Have you seen my legs? Has anyone heard from them? Or noticed which way they went? I tried calling them up this weekend, but just as soon as we would connect the call would get dropped or they would just hang up.
I know for sure they were with me last Monday on a long, hot run. We did about 14 miles together with 10 miles at tempo pace, descend, finish all out, standing on the path hands on knees head in a world of hurt. They made it through, but not without much protest for the remaining 4 miles as we shuffled back to where we started. True, it was hot, they were tired, we all needed a rest. But come on legs. 14 miles? Remember at time when we did 26.2? Non-stop? Still they would hear nothing of this. And I didn’t blame them. Especially since it was holiday. They weren’t too thrilled about running in the forest preserve on Memorial Day, a holiday, when most people – and their legs – were busy visiting with friends, or playing volleyball, or eating grilled meat.
Tuesday seemed to catch them in a better mood. So I promised them a day of rest, in the form of a swim. But you know how this goes. Especially at this time of year. There is no such thing as an easy swim without the legs. Somewhere in the midst of 10 x 400 they were called out, But a few minutes in the hot tub afterwards seemed to make nice with my legs again, letting them stretch out and hopefully warming them up to what would probably be a harder Wednesday ahead.
Wednesday I woke up pleased to hear back from my legs. There they were. Both of them, right there. Ready and willing for an early morning ride. Even without coffee yet, the legs were perky and fresh. They plugged away at a steady pace, strong climbing hills. Standing, seating, spinning, stomping. It was an early morning play date, and we once again made friends. But I knew it wouldn’t last long.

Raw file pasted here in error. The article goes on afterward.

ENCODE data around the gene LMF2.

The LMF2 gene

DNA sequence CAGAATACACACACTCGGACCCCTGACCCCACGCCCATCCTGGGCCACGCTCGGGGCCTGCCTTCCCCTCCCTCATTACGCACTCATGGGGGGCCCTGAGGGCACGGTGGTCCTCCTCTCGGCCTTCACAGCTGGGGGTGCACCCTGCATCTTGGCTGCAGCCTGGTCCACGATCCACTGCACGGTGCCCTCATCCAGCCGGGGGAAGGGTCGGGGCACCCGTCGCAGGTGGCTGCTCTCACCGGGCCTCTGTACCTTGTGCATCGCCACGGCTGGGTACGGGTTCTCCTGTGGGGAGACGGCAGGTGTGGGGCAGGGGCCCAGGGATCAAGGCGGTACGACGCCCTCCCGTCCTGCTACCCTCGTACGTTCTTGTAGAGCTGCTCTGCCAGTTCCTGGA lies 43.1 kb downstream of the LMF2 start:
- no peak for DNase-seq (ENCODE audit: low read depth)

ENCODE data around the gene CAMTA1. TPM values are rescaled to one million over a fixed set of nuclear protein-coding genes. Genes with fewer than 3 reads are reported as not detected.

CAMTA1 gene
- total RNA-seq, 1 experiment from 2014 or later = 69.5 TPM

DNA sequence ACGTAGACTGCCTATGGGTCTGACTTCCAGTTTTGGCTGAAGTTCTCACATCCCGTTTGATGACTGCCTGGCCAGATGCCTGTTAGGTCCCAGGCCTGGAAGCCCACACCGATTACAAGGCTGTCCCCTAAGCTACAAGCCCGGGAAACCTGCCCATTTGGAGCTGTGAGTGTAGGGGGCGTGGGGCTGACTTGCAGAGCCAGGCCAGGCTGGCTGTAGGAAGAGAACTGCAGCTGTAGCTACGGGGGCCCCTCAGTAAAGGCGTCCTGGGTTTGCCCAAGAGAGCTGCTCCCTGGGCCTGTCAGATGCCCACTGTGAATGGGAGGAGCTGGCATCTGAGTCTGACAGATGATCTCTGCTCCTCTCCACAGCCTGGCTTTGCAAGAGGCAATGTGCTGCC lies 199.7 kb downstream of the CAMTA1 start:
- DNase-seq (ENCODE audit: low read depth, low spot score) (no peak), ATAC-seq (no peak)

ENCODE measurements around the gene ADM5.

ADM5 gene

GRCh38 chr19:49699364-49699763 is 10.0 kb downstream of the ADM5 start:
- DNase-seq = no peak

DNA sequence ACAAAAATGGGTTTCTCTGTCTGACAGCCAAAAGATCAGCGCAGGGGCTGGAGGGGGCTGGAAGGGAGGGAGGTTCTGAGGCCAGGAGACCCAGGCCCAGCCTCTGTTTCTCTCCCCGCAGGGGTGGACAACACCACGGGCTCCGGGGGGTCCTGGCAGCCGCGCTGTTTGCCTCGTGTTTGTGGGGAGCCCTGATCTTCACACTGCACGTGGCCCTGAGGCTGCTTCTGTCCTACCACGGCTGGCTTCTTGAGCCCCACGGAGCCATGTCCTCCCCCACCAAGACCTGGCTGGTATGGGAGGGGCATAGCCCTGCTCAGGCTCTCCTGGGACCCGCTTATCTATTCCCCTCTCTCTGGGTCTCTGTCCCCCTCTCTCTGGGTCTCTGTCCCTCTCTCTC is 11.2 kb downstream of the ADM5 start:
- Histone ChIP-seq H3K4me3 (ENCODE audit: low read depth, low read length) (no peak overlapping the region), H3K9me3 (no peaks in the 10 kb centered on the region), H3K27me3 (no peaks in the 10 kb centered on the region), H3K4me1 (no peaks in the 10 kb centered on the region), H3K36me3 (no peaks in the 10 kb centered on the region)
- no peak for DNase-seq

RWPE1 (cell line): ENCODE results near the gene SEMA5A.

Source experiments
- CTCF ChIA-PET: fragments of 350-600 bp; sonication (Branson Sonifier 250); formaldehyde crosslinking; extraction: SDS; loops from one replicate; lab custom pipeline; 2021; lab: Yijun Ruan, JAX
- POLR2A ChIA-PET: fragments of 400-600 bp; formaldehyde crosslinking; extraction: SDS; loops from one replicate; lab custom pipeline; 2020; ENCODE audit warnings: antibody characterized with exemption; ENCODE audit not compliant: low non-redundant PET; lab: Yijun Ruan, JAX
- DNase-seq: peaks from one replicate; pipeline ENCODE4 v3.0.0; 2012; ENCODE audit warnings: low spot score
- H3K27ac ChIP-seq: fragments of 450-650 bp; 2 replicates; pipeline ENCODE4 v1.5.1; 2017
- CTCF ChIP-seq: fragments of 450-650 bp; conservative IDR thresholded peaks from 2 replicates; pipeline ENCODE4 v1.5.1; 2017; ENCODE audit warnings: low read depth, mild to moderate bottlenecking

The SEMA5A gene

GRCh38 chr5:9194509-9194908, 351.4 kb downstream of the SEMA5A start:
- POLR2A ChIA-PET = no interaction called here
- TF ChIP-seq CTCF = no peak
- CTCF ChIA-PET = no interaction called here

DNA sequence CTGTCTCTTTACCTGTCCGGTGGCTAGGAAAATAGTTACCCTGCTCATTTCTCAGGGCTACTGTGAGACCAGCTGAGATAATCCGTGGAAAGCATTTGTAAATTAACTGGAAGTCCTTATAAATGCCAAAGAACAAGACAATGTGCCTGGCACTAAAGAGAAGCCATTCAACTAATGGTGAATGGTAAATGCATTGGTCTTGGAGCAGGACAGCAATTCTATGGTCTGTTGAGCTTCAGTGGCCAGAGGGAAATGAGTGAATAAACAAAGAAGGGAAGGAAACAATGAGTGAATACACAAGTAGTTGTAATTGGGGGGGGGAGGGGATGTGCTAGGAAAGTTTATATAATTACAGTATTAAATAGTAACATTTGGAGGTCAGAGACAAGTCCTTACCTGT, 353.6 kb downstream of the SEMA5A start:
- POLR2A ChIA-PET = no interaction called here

You see, Wednesday evening we had another hard swim. Wait – didn’t we just swim hard yesterday? The legs are starting to see through my lies. They are starting to doubt the system. They are angry and waiting, two masses ready for mutiny. They are filled with nothing now but memories of our angry fights in the form of long runs, track bricks, and other random torture throughout the past few weeks. And they never seem to forget. They prefer to remind me of this every step of way. Even in the water.
Thursday would see no rest. Not for me or the legs. Because Thursday was the day I put my bike on the track and geared up for a run-bike-run-bike-barfathon. Something, though, must have gotten into the legs because they – like the track – were on fire. Fast, furious, ready to push big gears and then throw it into my land gear as I blasted through 1600 reverse ladder on the track, descend. They negative split, they powered through, and just when they couldn’t take any more they dropped it the reserve gear and turned those feet over faster.
You could say I was surprised by my legs. But not surprised by the fact that when I woke up the next day, my legs were gone. I didn’t realize this until I headed to the pool. And tried to get through yet another hard swim in a neverending string of hard swims this week. I didn’t think I’d need them but upon reading 100-max-all-out-rest-5-seconds-go-immediaetly-into-200-tempo-pace-repeat-4-times, I knew I’d need their help. You don’t max a 100 without kicking the last 25. All out. I tried to recruit them but they weren’t there. Enlist them, engage them, cajole, coerce, finally force them…with no avail. They had checked out, they had run the other way trying to recollect pieces of themselves from last night’s tussle with the track.
Saturday morning Chris must have found what was left of my legs to harbor for himself because he woke up ready to roll out of bed and ride while I woke up ready to roll back over. I wanted to explain to him that somewhere along the way last week I had lost what was left of my legs. They were in silent protest from all of my pushing this past week. But Chris was already in the car waiting so he wouldn’t hear my or their quiet cries. While he waited, I was still trying to pull on socks. A very difficult task with angry, absent legs.